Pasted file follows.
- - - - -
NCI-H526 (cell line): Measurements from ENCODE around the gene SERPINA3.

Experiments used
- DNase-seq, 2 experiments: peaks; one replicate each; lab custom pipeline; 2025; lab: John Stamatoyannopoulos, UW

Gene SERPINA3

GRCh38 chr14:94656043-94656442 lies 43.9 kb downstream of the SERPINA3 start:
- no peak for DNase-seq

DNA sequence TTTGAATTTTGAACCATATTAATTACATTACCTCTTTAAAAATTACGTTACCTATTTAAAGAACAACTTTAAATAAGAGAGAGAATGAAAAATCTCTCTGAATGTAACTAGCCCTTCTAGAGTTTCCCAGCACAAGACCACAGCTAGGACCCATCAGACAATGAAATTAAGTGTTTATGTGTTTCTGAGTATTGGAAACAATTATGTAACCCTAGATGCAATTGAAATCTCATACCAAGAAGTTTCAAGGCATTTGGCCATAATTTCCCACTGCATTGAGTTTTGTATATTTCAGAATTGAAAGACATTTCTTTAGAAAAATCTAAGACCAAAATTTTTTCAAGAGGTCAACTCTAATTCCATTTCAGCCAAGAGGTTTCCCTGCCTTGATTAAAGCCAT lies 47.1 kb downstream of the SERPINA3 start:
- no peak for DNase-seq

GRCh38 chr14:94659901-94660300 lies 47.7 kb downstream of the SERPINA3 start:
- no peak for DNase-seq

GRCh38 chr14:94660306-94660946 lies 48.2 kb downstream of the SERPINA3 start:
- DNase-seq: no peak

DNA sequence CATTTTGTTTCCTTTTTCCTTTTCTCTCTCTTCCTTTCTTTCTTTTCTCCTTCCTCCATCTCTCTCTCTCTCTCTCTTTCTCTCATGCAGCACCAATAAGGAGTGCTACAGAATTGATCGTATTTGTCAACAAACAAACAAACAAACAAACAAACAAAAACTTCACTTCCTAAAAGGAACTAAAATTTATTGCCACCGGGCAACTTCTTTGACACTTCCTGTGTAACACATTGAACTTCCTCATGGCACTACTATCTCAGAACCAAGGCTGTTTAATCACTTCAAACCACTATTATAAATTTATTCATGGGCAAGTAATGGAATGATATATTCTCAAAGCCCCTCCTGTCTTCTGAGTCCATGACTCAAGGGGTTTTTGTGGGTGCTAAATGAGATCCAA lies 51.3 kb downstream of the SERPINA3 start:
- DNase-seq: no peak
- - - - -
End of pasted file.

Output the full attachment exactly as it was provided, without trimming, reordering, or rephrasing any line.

NCI-H526 (cell line): Measurements from ENCODE around the gene SERPINA3.

Experiments used
- DNase-seq, 2 experiments: peaks; one replicate each; lab custom pipeline; 2025; lab: John Stamatoyannopoulos, UW

Gene SERPINA3

GRCh38 chr14:94656043-94656442 lies 43.9 kb downstream of the SERPINA3 start:
- no peak for DNase-seq

DNA sequence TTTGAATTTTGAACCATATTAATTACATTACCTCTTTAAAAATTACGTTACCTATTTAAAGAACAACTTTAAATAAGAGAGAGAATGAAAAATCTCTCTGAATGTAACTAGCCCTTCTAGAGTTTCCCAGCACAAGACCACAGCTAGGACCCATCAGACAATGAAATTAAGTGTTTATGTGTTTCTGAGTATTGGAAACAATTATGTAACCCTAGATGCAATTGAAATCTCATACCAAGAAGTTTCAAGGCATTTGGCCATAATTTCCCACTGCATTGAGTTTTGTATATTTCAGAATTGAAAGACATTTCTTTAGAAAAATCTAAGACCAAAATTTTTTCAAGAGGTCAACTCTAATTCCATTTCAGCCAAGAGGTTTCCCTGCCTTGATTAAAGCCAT lies 47.1 kb downstream of the SERPINA3 start:
- no peak for DNase-seq

GRCh38 chr14:94659901-94660300 lies 47.7 kb downstream of the SERPINA3 start:
- no peak for DNase-seq

GRCh38 chr14:94660306-94660946 lies 48.2 kb downstream of the SERPINA3 start:
- DNase-seq: no peak

DNA sequence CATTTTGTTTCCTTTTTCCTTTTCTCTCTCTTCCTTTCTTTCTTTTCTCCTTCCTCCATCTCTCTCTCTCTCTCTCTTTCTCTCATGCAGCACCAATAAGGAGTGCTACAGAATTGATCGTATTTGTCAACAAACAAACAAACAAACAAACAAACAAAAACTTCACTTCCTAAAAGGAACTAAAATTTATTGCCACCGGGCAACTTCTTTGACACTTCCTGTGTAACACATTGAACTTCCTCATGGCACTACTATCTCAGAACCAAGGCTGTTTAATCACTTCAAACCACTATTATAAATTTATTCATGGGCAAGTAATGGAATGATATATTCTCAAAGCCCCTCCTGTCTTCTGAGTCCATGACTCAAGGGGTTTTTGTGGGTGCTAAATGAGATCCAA lies 51.3 kb downstream of the SERPINA3 start:
- DNase-seq: no peak